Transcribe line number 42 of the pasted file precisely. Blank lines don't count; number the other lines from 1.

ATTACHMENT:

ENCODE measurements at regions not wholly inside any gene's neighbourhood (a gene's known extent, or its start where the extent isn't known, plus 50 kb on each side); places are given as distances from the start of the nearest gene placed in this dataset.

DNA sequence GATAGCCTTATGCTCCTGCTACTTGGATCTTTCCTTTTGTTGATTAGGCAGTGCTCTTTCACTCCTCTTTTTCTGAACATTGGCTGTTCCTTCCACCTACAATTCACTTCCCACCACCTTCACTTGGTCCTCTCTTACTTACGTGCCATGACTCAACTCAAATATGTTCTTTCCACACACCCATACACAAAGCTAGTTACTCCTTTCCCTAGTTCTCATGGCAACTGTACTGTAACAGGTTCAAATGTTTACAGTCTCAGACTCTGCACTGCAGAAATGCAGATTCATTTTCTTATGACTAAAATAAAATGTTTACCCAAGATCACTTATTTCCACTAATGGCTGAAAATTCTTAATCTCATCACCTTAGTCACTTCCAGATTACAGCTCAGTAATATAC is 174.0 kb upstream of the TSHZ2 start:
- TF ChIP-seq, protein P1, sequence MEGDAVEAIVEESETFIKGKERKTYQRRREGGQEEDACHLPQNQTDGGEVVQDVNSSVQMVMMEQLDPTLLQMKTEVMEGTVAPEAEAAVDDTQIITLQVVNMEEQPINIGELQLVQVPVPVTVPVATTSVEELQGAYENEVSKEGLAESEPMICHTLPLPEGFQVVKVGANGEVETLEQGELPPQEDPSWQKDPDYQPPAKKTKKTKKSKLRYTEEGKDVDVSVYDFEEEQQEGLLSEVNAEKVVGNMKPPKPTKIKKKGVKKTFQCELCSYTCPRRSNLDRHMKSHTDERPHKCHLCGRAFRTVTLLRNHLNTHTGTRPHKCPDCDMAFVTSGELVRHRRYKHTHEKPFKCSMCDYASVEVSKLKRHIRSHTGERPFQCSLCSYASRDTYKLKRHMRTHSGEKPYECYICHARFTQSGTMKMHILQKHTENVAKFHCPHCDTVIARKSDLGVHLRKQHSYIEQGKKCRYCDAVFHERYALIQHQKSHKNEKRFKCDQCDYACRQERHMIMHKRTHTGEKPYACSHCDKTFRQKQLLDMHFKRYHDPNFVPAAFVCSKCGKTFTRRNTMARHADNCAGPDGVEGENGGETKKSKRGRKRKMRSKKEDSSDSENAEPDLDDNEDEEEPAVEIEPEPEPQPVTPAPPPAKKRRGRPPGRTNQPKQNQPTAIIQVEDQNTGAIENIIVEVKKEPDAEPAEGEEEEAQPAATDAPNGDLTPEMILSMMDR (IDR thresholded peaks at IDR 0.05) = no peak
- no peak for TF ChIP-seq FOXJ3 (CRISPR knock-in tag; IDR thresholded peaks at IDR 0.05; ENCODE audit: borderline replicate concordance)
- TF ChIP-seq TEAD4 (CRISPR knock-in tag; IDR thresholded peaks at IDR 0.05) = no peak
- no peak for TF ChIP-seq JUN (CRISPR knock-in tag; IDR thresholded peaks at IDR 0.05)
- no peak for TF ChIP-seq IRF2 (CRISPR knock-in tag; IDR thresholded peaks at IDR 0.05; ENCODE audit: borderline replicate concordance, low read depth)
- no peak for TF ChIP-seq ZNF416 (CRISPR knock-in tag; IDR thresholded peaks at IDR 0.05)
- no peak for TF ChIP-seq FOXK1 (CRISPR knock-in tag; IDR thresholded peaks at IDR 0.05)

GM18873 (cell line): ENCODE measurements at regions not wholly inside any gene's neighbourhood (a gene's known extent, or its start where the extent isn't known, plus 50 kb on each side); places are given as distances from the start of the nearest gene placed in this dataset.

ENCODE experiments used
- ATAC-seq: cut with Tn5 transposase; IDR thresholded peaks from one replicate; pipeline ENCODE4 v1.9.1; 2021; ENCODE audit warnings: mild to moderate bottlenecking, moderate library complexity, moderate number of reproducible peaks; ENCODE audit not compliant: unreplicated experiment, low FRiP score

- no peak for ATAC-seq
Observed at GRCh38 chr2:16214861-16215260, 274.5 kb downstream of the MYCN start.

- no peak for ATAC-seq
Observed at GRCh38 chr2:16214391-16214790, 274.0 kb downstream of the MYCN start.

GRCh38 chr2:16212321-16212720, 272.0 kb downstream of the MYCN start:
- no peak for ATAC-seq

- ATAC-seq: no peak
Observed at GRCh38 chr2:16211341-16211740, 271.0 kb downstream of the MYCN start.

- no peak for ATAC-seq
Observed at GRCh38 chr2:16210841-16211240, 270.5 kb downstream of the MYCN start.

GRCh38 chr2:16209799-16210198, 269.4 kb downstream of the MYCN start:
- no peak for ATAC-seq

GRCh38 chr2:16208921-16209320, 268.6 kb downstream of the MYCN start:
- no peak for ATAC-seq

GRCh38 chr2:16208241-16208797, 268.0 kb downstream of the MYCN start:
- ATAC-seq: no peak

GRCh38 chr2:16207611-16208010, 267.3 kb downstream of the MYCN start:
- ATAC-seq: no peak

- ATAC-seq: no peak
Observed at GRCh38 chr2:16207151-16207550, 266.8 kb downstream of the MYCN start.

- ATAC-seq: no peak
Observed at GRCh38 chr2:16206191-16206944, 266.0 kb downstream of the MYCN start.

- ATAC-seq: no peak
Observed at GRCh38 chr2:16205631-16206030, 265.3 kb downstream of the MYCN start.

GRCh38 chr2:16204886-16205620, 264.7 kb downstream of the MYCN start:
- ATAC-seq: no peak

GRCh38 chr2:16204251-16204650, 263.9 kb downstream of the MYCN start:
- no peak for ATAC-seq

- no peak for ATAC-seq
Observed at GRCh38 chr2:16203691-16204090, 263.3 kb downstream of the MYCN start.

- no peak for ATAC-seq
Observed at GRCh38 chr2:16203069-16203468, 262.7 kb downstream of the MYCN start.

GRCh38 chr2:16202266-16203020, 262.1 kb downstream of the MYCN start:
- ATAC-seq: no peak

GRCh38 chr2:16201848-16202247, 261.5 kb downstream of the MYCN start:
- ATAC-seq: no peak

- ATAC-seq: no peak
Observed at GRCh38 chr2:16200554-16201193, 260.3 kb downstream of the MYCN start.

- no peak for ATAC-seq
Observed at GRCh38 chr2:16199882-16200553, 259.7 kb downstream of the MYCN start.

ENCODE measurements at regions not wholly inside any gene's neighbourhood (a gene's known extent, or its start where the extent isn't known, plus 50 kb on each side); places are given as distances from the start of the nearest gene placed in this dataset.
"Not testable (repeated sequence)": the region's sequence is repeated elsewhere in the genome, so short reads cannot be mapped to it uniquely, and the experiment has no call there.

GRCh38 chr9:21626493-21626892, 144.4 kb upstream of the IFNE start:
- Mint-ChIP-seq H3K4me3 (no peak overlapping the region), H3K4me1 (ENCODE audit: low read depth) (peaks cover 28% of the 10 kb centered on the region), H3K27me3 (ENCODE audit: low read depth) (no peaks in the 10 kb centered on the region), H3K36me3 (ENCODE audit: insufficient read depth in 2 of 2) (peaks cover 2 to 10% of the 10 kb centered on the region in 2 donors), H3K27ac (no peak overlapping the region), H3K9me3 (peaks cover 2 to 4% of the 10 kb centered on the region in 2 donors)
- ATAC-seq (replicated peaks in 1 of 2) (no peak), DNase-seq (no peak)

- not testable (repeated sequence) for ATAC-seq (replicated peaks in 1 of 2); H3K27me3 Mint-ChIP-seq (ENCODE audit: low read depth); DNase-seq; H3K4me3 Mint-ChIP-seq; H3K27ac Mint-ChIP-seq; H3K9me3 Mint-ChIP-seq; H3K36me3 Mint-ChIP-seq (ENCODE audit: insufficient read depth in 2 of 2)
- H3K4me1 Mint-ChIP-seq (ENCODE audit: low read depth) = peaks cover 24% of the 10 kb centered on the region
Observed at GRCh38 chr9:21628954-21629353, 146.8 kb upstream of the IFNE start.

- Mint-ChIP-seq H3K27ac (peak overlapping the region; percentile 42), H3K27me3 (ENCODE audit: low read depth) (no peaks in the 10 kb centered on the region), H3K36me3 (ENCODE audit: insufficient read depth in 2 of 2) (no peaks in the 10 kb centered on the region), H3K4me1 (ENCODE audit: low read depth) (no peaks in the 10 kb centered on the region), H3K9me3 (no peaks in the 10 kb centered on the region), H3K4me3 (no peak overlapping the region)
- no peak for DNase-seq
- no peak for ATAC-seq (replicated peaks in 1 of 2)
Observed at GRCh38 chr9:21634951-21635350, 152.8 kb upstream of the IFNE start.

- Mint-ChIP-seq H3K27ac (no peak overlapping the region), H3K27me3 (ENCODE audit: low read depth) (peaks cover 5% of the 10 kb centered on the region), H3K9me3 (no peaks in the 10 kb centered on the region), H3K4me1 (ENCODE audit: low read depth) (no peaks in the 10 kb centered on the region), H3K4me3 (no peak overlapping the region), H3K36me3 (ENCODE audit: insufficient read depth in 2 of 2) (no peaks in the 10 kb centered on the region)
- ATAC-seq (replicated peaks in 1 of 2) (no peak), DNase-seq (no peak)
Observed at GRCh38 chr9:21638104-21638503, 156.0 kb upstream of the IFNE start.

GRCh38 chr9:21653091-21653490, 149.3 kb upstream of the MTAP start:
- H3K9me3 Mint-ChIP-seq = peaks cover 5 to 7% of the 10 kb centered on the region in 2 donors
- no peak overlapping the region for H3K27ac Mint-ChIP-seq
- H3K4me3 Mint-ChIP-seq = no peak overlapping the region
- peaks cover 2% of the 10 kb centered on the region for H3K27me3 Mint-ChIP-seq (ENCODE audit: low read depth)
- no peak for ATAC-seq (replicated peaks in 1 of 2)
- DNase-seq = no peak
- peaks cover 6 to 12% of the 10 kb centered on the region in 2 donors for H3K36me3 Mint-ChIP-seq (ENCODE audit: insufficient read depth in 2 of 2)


Observed at GRCh38 chr2:16203691-16204090, 263.3 kb downstream of the MYCN start.